Just before midnight there was an almighty roar on a tiny island in the middle of nowhere; the roar of two RAF Vulcan bombers taking off at 103 per cent thrust.

That was 30th April 1982. The Vulcan was designed to drop nuclear bombs on Eastern Europe and had been destined for the scrap heap but became essential in the Falkland Islands war to drop conventional 1,000lb bombs on targets including the Port Stanley airfield used by the Argentines.

Wideawake airfield was used by the flight refuelling Victor tanker aircraft and Nimrod recognisance aircraft during the campaign. Troops from the Canberra troop ship trained there en route to the Falklands and in the words of the marines ‘Ascension was a bonus as it was the real thing in terrain in contrast to the flat decks where there are no hills’.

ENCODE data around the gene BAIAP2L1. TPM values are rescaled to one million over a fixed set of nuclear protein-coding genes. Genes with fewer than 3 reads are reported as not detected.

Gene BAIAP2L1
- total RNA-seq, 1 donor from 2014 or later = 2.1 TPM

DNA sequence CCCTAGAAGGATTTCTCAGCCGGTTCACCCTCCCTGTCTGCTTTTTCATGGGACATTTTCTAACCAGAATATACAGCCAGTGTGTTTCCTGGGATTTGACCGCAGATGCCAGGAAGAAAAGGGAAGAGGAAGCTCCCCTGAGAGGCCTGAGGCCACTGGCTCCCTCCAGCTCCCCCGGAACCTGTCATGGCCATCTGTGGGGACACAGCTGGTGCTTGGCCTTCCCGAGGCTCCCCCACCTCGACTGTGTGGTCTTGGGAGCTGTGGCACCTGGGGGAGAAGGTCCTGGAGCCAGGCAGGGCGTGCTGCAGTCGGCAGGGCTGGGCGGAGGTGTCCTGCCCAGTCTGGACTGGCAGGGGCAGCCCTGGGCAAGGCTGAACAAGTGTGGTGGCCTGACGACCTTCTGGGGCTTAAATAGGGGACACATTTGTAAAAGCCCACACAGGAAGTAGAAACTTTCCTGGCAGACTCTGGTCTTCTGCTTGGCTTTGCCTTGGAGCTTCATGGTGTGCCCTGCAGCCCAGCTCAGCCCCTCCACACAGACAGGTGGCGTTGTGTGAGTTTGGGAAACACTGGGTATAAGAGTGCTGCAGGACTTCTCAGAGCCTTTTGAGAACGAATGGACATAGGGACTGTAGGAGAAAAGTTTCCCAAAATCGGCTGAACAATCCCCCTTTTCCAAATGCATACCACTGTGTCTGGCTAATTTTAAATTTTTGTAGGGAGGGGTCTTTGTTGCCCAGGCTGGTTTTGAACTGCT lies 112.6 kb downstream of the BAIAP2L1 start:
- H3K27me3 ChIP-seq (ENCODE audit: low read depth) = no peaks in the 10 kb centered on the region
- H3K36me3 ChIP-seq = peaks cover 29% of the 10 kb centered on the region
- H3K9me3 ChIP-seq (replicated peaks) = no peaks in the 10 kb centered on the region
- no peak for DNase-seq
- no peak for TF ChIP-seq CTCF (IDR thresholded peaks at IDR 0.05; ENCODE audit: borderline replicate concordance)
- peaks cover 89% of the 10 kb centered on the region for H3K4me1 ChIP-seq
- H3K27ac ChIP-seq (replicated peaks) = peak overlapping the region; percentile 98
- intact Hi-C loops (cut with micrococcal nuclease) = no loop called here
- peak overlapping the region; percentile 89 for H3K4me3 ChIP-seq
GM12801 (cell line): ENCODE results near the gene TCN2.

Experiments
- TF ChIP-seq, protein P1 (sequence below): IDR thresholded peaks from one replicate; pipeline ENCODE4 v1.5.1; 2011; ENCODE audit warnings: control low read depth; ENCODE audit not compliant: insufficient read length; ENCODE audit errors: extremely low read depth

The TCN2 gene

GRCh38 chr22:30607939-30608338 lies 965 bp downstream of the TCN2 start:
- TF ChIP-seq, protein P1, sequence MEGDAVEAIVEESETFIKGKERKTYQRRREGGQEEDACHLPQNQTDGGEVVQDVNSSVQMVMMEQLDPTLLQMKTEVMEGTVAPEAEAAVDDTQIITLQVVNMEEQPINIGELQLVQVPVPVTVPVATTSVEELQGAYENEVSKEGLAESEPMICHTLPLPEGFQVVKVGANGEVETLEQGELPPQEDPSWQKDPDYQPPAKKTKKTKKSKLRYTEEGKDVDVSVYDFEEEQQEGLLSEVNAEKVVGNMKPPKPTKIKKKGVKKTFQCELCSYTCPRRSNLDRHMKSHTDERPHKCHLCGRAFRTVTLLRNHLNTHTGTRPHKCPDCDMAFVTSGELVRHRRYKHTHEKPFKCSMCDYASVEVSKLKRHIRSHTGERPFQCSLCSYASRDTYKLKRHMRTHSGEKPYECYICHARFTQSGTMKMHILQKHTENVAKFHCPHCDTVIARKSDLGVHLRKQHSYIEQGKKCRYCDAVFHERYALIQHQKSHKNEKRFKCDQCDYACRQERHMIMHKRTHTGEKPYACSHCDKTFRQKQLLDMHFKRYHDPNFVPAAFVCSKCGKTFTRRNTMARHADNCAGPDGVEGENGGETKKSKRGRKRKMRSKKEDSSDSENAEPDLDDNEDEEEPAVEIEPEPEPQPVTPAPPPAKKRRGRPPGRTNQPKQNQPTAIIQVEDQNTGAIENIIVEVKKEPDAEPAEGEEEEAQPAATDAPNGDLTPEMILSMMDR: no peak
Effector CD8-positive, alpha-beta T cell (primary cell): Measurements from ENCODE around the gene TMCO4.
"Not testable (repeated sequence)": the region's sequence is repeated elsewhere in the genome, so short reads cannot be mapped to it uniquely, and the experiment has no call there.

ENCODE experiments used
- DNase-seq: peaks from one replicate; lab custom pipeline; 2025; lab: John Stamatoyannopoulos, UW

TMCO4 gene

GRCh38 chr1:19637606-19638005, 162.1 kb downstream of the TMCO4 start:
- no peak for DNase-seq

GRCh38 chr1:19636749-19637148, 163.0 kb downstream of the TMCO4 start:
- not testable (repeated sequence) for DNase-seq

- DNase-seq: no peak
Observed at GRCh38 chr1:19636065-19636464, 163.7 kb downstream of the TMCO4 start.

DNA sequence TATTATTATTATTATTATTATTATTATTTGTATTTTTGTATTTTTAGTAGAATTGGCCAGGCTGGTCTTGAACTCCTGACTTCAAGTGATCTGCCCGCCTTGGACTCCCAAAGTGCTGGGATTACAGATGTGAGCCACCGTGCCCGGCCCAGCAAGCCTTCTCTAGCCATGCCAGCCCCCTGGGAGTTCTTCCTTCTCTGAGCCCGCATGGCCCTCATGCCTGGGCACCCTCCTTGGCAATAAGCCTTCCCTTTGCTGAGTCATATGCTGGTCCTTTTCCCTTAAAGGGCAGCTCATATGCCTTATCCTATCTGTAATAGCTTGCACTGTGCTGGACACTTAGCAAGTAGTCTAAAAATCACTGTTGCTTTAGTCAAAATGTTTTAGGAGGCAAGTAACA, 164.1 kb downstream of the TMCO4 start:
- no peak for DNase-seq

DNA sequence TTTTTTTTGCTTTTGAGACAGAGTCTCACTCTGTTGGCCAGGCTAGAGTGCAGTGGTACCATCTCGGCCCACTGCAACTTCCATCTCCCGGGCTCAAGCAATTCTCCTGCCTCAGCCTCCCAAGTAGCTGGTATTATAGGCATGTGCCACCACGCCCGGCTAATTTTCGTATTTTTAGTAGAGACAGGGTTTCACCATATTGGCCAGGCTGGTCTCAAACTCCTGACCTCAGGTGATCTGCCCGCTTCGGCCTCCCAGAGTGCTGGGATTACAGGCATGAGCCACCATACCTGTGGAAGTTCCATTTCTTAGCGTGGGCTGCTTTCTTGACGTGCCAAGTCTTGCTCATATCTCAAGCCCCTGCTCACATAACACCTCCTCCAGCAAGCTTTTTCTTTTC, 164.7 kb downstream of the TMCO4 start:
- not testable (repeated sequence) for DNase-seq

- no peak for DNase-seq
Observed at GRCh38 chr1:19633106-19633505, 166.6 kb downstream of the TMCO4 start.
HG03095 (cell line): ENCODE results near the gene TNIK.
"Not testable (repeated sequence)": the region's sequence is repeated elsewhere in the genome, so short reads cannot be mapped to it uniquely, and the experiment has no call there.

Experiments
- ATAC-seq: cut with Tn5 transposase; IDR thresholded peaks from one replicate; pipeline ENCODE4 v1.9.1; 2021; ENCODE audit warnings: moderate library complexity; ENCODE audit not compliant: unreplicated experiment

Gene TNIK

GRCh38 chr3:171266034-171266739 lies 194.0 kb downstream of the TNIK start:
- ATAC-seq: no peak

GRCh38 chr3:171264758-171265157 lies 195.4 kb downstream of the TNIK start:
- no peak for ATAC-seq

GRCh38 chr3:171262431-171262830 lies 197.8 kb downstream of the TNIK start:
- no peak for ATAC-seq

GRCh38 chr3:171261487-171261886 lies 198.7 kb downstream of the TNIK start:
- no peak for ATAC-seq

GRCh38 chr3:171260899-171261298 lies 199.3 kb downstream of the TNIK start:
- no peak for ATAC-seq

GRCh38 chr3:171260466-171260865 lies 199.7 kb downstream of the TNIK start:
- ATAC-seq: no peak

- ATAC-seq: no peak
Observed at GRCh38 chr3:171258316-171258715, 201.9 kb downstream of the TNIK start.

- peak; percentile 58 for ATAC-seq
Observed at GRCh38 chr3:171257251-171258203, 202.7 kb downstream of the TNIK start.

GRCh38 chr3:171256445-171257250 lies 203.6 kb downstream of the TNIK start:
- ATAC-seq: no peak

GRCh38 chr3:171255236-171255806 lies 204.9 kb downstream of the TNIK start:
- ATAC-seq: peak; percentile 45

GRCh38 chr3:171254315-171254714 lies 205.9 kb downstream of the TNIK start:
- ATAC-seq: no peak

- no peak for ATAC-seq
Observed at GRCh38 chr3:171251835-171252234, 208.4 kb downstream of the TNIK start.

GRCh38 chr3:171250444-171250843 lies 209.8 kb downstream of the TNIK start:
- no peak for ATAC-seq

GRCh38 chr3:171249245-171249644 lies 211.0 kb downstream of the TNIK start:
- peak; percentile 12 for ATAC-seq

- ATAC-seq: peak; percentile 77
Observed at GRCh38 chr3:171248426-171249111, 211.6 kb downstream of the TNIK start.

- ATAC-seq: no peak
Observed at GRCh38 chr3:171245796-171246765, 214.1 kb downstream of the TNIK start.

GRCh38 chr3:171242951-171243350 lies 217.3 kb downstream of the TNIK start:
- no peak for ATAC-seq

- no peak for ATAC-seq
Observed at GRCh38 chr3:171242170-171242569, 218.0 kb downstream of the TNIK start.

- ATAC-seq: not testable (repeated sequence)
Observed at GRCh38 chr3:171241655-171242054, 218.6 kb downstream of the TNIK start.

Recent works carried out to upgrade the drainage network, fuel storage facilities and runway parking/preparation area included two SPEL Puraceptor Class1 NS 100 separators. These where supplied to cater for fuel spillages, pollutants from wash down operations and, in a worst case scenario, a tanker leaking 24,000 litres of fuel.

Two further SPEL Stormceptor NSB 160 by-pass separators were designed to work in parallel to avoid the use of one large unit. This was to save transportation costs and to minimise the depth of dig for installation due to the islands strata.

With the recent construction works Ascension remains a valuable staging post in the vast Atlantic Ocean.

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